Week 1: Understanding chronic fatigue

Week 4: Healthy thinking, healthy self

Week 5: Balancing your activity patterns

Week 6: Maintaining your gains and staying well

Monitoring your chronic fatigue symptoms

A symptom monitoring record can be a very useful tool on your path towards relief from chronic fatigue. Not only will this help you better understand your own experience, it will also be useful to share with your doctor and other healthcare providers. They’ll usually want at least two weeks of symptom monitoring data if possible. Below, we describe the different aspects of symptom monitoring. Your action plan for this week will be to record your own personal information on the forms provided. 

Activity Diary

The first part of self-monitoring for chronic fatigue is activity monitoring. In order for you to gain an accurate understanding of how you spend each day, it is important that you keep a diary of your activity levels. For the first week or so, the aim is simply to record what you do, without making any changes. This will form your baseline or starting point and you can refer to this throughout the course to track your progress. 

How to use the activity diary:

  • Record the day and date at the top of the page.
  • Write down what you are doing at the allocated times in your activity diary. As you’ll see, the activity diary breaks time down into hourly blocks.
  • Describe what you are doing in detail. For example, it should be clear what the activity is, the amount of time you spent on it, and the effort it required. 
  • Write something for each hour of the day, even if it seems trivial. Even things like resting or lying in bed count as activities, so make sure you include them. 
  • Record the activities as you do them throughout the day, rather than waiting until the end of the day to fill out the entire form. This takes the pressure off you, as completing the form in one go may feel overwhelming and you’re likely to have forgotten some of the details. 

After a week or so of doing this, you may start to see some patterns emerging. For example, you may notice that you’re more active at the start of the week, but tend to crash later on. Or, you may notice that you do more in the mornings and tend to rest all afternoon. Your levels of fatigue may mirror these patterns. All of this information is helpful in forming a picture of your current situation. It can also give you ideas for how you might change your activity patterns and work towards your goals. 

Symptom Diary

The second part of self-monitoring for chronic fatigue is symptom monitoring. This allows you to record your symptoms across the course of the week. Monitoring your symptoms can help you gain a better understanding of how they change over time and the circumstances that impact them in a positive or negative way. As with activity monitoring, symptom monitoring in the first few weeks gives you a baseline to help you track your progress over time.

How to use the symptom diary:

  • You’ll need two or three different coloured pens for this activity.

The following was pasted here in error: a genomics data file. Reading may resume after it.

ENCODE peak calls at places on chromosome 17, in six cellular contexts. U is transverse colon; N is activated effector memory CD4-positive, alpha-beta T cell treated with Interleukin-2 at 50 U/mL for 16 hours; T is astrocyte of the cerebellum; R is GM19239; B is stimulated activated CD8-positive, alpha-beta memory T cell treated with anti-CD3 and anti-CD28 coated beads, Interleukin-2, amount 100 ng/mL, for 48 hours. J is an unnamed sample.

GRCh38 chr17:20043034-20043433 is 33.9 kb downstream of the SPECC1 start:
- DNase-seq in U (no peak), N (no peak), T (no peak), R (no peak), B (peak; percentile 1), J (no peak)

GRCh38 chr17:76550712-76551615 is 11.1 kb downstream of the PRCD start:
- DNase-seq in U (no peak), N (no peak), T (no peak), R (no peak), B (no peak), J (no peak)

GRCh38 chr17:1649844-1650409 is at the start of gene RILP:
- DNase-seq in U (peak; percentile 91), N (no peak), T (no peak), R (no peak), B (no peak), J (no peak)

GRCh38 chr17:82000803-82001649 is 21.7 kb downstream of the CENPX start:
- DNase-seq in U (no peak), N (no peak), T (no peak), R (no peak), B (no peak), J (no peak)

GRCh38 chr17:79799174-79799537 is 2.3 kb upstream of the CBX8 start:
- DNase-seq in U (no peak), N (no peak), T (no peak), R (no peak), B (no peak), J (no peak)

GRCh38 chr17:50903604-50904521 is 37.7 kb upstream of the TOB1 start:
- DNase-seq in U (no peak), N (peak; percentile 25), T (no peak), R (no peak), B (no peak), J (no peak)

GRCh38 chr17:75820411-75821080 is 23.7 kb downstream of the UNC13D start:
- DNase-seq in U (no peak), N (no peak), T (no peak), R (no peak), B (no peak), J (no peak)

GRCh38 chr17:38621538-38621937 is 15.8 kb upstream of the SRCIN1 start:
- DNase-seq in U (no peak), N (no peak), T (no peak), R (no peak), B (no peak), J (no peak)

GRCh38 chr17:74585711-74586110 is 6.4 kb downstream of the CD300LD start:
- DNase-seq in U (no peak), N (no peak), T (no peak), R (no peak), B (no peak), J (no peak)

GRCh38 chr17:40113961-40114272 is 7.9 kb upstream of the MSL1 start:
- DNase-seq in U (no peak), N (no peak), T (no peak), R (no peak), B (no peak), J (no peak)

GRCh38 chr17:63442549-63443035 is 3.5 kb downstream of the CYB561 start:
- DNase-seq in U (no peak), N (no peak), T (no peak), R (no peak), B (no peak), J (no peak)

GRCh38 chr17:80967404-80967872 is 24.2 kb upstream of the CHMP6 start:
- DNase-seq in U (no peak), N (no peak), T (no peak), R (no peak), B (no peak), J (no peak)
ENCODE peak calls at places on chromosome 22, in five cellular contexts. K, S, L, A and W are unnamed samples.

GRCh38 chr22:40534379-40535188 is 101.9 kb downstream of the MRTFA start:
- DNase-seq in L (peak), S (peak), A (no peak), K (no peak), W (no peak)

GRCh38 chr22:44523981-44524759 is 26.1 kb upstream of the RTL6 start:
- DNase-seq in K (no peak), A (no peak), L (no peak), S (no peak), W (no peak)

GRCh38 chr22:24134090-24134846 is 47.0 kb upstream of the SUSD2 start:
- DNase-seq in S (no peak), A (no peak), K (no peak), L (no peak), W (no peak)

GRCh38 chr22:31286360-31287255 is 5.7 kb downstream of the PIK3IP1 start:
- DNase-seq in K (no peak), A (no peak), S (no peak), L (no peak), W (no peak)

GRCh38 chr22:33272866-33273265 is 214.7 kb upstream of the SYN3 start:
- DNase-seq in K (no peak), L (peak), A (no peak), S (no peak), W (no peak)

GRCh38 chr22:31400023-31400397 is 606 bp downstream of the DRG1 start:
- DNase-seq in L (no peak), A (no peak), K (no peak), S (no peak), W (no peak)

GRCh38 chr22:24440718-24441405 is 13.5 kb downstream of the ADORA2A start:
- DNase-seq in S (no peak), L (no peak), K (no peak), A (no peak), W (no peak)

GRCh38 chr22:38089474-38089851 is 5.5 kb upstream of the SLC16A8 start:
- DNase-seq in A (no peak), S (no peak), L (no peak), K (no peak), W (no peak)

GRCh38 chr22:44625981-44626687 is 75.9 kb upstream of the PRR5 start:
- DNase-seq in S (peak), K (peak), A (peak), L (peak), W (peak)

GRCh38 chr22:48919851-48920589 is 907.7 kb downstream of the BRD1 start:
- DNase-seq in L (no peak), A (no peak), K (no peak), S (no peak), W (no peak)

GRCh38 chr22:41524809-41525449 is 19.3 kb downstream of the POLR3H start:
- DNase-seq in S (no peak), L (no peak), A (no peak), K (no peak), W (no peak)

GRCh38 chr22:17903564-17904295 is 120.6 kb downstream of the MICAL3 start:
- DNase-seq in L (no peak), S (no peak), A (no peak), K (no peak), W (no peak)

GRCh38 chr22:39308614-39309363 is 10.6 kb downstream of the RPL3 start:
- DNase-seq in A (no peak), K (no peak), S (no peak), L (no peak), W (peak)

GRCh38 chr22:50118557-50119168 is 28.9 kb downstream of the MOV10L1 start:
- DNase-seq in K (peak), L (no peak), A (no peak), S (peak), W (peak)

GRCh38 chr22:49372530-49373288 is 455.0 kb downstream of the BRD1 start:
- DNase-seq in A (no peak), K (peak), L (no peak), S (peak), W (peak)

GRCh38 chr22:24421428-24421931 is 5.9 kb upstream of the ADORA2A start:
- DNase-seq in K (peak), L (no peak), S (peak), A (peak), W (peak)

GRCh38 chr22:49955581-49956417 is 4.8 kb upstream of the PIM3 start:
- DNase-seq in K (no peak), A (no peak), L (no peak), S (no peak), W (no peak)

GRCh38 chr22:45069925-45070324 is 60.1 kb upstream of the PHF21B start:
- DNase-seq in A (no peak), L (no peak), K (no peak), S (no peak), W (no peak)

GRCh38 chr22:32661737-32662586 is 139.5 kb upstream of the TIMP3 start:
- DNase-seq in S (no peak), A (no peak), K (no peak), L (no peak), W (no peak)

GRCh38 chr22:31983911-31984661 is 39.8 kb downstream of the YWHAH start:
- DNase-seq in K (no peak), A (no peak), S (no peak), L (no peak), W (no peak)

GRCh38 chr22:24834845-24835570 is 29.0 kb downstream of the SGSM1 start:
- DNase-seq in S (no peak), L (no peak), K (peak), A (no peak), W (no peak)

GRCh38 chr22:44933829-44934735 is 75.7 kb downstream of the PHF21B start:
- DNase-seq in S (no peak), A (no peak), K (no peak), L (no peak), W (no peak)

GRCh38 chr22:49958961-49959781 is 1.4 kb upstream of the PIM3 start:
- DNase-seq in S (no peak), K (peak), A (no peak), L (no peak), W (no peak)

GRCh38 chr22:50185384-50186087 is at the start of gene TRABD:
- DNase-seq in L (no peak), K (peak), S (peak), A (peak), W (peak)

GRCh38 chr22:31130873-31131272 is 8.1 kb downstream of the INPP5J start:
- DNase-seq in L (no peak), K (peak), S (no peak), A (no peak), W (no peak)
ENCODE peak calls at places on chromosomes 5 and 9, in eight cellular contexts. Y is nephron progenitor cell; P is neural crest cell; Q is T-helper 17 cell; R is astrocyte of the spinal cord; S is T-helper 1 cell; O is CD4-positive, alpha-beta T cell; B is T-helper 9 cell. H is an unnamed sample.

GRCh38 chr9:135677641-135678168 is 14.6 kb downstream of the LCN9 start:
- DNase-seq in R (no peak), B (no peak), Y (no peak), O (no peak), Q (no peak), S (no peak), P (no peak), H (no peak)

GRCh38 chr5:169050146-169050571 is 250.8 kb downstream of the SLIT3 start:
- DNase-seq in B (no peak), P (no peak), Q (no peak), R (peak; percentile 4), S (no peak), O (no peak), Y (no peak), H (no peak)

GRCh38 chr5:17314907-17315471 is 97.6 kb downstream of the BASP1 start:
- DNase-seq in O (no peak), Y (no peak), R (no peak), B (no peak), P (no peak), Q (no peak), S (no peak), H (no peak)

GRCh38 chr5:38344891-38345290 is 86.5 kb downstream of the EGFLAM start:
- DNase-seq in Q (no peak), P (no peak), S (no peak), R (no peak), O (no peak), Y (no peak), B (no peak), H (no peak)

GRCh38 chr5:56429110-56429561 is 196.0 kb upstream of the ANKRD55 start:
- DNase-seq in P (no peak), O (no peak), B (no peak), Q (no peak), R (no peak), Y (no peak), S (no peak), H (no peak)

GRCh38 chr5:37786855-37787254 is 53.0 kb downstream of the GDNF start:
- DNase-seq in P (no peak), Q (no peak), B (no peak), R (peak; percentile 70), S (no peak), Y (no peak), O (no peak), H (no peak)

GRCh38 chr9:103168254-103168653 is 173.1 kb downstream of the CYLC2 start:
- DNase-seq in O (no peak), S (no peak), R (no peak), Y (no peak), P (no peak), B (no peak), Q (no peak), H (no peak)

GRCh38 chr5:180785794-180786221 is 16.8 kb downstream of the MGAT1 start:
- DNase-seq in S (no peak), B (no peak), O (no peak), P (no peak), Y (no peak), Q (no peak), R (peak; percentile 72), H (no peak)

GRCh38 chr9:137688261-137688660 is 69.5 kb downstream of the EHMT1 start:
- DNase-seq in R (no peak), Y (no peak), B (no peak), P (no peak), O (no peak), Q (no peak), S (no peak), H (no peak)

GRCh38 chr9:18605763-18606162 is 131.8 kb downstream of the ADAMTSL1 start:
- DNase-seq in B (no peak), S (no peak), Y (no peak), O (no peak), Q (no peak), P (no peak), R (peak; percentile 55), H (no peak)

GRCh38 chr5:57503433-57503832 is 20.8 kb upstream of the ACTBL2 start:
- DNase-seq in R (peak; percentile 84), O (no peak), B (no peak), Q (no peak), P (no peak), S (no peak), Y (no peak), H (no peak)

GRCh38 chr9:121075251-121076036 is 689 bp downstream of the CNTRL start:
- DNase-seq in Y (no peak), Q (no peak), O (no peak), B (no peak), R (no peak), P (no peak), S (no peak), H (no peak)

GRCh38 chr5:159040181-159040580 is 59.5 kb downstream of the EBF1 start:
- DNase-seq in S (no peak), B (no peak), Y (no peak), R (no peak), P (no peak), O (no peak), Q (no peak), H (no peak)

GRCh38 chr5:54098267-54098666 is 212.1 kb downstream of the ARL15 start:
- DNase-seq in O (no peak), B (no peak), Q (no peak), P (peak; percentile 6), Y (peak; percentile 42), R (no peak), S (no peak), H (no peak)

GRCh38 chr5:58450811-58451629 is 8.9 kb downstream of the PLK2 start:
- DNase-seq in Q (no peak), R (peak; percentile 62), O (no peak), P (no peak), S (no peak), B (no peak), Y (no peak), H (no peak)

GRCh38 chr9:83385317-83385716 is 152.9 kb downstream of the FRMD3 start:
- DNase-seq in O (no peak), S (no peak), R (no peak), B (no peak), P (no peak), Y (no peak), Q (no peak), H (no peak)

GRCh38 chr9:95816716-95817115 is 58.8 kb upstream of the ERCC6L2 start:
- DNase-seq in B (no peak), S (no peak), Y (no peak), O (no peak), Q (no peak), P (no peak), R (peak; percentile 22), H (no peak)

• Record the day and date at the top of the page.
  • Identify two or three symptoms that you want to track over the course of the week. These should be your most debilitating and distressing symptoms. For example, you may choose to track fatigue and muscle pain. Or, you may choose to track fatigue, headaches and problems with concentration. Once you have chosen your symptoms, assign a colour to each one and keep this consistent throughout the week. 
  • Each day, rate the severity of each symptom from 0 (not present) to 10 (extremely severe) at three different time points. A score of 0 is best and a score of 10 is worst. The three time points represent morning (am), midday, and afternoon/evening (pm). Each symptom should be recorded in the colour you assigned to it previously.
  • At the end of each day, note down the main activities you did or events that occurred that day, your mood/physical sensations, thoughts and worries and the number of hours of sleep you got the night before.
  • Once you have your data, you can draw a line between the rating points for each symptom. This will create a chart to help you visualise how your symptoms have fluctuated in severity over the week. 

The symptom diary compliments your activity diary and allows you to see patterns in your symptoms over time. It also allows you to link your symptoms to other things, like your sleep patterns and activity levels. This information can be valuable when trying to identify target areas for treatment. For example, you may identify that your symptoms are worse after napping during the day. As such, you could set a goal to achieve a more regular sleep routine and limit daytime naps. 

You’ll need to look at your activity diary and symptom diary next to each other and combine data across the two. For example, using your symptom diary, you can identify when your fatigue is better or worse. You can then look at your activity diary and see what types of activities you were doing before, during and after the period your symptoms were at their worst. This can give you information about what triggers your symptoms, how you cope with them, and whether this makes them better or worse.